RAFAEL TUFÍÑO aka “El Pintor del Pueblo” was born in Brooklyn, New York, in 1922 to Puerto Rican parents. He was born on Bridge Street, Brooklyn, under the Brooklyn Bridge, in a neighborhood that has since been called “Dumbo.”
From 1927 to 1932 he traveled between Puerto Rico and New York, attending schools in both places. By 1932 Tufiño had moved to Puerto Rico, where he explored drawing, poster painting, and other artistic activities, including assisting in the creation of carnival floats. Some of Tufiño’s first existing drawings date from his tenure in the army in Panama (1943-1946).
After this, he spent a year in New York, where he established a sign shop at 110th Street and Lexington Avenue in El Barrio. In 1947 he took advantage of a G.I. Bill scholarship to attend the Academy of San Carlos, Mexico, where he experimented with fresco painting, drawing and engraving. He became acquainted with the legendary Mexican print studio Taller de Gráfica Popular (TGP) and its artists, although he did not formally study there. He traveled extensively throughout the country and lived with the Zapotec Indians.
In 1948 Tufiño married the Mexican Luz María (Lucha) Aguirre. In 1950, when he returned to Puerto Rico, Tufiño expanded his growing interest in engraving. In collaboration with Lorenzo Homar, José A. Torres Martinó and Félix Rodríguez Báez, he founded the Puerto Rican Art Center (CAP), where he perfected his linoleum techniques. During the 1950s, Tufiño produced a large group of prints, including several renowned graphic portfolios. Tufiño painted the important large-scale mural La Plena from 1952 to 1954 and during this same period, he developed and exhibited an important body of paintings, prints, drawings, and posters by award-winning artists. By 1963 Tufiño had started working in the engraving workshop of the Institute of Puerto Rican Culture (ICP), where he remained until 1967. He continued to design posters for DIVEDCO until the late 1960s.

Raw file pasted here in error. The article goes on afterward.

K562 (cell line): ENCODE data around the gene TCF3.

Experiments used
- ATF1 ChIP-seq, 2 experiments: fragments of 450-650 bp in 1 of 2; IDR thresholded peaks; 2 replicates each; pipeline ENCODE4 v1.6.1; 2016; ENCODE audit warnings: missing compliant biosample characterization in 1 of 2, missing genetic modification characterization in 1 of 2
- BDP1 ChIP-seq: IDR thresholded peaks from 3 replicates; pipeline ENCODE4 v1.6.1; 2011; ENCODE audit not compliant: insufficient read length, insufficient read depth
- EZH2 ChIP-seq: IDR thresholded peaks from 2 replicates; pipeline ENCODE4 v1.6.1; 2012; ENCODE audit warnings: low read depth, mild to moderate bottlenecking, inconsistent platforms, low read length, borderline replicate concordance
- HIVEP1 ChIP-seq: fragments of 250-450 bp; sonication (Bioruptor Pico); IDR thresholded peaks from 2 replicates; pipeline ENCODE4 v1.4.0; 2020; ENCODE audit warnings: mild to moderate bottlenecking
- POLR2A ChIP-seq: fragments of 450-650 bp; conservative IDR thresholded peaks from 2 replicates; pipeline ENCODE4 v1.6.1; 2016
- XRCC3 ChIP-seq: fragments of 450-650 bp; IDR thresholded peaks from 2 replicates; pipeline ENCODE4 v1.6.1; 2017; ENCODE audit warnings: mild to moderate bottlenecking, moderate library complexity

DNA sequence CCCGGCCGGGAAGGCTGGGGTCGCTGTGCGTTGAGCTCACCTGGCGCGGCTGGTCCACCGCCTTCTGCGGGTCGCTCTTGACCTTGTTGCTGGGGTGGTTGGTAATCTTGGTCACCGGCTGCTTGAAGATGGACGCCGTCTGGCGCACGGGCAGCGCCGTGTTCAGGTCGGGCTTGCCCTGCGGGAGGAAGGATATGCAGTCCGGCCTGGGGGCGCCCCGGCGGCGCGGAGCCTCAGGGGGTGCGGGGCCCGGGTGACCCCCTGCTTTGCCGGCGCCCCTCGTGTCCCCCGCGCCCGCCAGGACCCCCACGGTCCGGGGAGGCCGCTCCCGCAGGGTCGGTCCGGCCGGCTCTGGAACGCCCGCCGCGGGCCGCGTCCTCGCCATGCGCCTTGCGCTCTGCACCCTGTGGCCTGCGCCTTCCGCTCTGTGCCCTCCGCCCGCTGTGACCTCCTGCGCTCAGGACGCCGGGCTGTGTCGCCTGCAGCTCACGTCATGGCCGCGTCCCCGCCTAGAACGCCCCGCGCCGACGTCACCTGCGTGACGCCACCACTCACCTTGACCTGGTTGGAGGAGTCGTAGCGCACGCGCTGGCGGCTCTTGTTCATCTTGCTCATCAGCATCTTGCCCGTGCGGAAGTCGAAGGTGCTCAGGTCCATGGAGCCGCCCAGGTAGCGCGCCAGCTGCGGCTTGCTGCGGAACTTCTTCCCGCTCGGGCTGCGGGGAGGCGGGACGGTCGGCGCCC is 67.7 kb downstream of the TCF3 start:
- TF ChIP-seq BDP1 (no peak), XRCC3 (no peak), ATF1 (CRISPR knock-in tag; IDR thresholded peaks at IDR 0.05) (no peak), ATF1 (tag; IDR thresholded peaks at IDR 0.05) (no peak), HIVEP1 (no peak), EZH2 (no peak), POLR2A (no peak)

In 1970, Tufiño returned to New York with fellow artist Carlos Osorio and became actively involved in the nascent Taller Boricua organization (the Puerto Rican Workshop), founded in 1969 simultaneously with El Museo del Barrio to promote the art and culture of Puerto Ricans. Tufiño was one of the important bridges between the great artistic community of the island with that of New York. He was honored in numerous international exhibitions and is represented in the permanent collections of many institutions, including El Museo del Barrio, Museum of Modern Art (NY), Metropolitan Museum of Art (NY), Library of Congress (Washington, DC), The Museum of Art of Puerto Rico (PR), Institute of Puerto Rican Culture (PR), The Museum of Art of Ponce (PR) and, more recently, the National Arts Club in New York City. He died in 2008 in San Juan, Puerto Rico.
Source: Latin American Art (latinamericanart.com)
A graduate of Empire State College with a dual major in journalism and Latin American studies, Editor-in-Chief Tomas Peña has spent years applying his knowledge and writing skills to the promotion of great musicians. A specialist in the crossroads between jazz and Latin music, Peña has written extensively on the subject. His writing appears on Latin Jazz Network; Chamber Music America magazine and numerous other publications.



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